Green Companies Find New Home in China
Keith Kohl takes a closer look at why China is buying up Uncle Sam's green failures.

This Article Originally was Published here:

Over the last few years, the list of bankrupt or troubled green companies has grown in length to read like a bedtime story.

Except nobody rescues the princess in this fairy tale — and it seems there is no real moral.

I'm not talking about a few defective batteries used in the $120 million Boeing Dreamliner (those lithium-ion batteries were replaced almost a dozen times before any major issues came up). No, I'm referring to the green ventures that have been sprouting up like weeds, many of them funded with taxpayer dollars.

A123 Systems Inc, Abound Solar, Solyndra, First Solar, SunPower — the handouts have added up to a hefty chunk of change.

In just one example, A123 Systems Inc. filed for bankruptcy protection in October 2012 after being awarded $249 million from taxpayers to get their wheels off the ground.

I'm not going to waste with a political rant. Those are best left to the mainstream pundits.

But pouring billions upon billions of dollars into the poor green investments that we have been up until now should upset someone. And that someone should be you.

Make no mistake; greasing the political machine has been a part of American government for over a century, so this isn't a new scandal brought to light.

But if we take a look at the track record, we have a right to be suspicious. After all, some reports have stated up to 80% of green energy loans from the Department of Energy went to Obama's donors.

And we all know the fate that befell some of the prospective saviors of fossil fuels...

China's Energy Showdown, Green or Not

Is there anyone out there willing to buy the green hype?

Well, it seems A123 has found a new believer — and we didn't put up a fight to have them go. In fact, we green-lighted the deal!

Now, before we write the Chinese off as suckers, it's important to recognize there's a bigger takeaway here for China than a poor battery maker. I would argue this deal is simply another step in the Middle Kingdom's energy scramble.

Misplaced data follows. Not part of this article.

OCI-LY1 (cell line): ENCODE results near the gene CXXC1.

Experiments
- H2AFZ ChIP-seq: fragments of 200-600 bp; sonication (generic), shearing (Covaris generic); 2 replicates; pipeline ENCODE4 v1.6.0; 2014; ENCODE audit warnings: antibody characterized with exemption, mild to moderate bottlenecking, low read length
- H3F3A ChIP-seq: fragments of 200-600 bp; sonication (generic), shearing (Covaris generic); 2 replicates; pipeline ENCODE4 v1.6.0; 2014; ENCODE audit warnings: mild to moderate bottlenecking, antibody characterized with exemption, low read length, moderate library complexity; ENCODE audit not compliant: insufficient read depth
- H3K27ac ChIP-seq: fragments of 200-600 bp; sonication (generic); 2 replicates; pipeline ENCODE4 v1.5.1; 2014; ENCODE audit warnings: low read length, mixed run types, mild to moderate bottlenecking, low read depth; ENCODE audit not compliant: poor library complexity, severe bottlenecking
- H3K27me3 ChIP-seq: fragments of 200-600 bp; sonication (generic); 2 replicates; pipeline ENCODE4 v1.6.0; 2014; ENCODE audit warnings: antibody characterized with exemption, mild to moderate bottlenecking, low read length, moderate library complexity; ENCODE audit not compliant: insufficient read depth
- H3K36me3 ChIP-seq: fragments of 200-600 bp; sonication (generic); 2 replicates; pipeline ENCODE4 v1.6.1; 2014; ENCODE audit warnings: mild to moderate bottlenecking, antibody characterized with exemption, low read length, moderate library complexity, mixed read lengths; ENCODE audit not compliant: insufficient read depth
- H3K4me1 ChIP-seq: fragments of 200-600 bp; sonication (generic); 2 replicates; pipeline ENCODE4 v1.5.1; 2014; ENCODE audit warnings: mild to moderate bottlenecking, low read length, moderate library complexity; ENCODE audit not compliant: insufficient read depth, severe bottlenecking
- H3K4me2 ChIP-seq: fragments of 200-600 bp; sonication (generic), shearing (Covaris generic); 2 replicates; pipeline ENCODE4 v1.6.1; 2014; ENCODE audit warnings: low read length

Unlike here in the United States — where we're practically at war with each other over the development of our energy resources — China is willing to buy anything and everything indiscriminately if it has the potential to contribute to the country's energy security.

For the better part of a decade, we've witnessed China's mad rush for energy: the billions they've spent acquiring an interest in the Canadian oil sands, the billions they invested in U.S. shale plays like the Eagle Ford...

They're even willing to loan billions to Venezuela to try and salvage a future for their oil industry (a severe lack of investment by the Venezuelan government will be debilitating in the decades to come).

Repayment a concern? Not for China...

They're allowing Venezuela to pay them back in barrels of oil.


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What could China possibly be preparing for?

Well, if they don't keep up this energy buying frenzy, the Chinese will be in tough position come 2035. According to the IEA's 2012 World Energy Outlook, China alone accounts for the largest share of global energy demand growth, increasing as much as 60% by 2035.

Moreover, I have no doubt whatsoever that their latest move to buy A123 Systems won't be the last green company they pick up.

Whether or not they can turn A123 Systems into something of value, well... that ship has already sunk for investors who fell prey to the great green hype here in the U.S.:

A123 Chart 2-1

The simple fact is right now, renewables can't compete with oil and natural gas.

It's a point we've spent much time covering in these pages.

But so long as the United States continues to develop its massive fossil fuel resources, investors needn't look anywhere else to make substantial gains in the energy space.

Until next time,

Keith Kohl Signature

Keith Kohl

follow basic@KeithKohl1 on Twitter

A true insider in the energy markets, Keith is one of few financial reporters to have visited the Alberta oil sands. His research has helped thousands of investors capitalize from the rapidly changing face of energy. Keith connects with hundreds of thousands of readers as the Managing Editor of Energy & Capital as well as Investment Director of Angel Publishing's Energy Investor. For years, Keith has been providing in-depth coverage of the Bakken, the Haynesville Shale, and the Marcellus natural gas formations — all ahead of the mainstream media. For more on Keith, go to his editor's page.

This Article Originally was Published here:

Green Companies Find New Home in China originally appeared in Energy and Capital. Energy and Capital, a free daily newsletter, offers practical investment analysis in the new energy economy.
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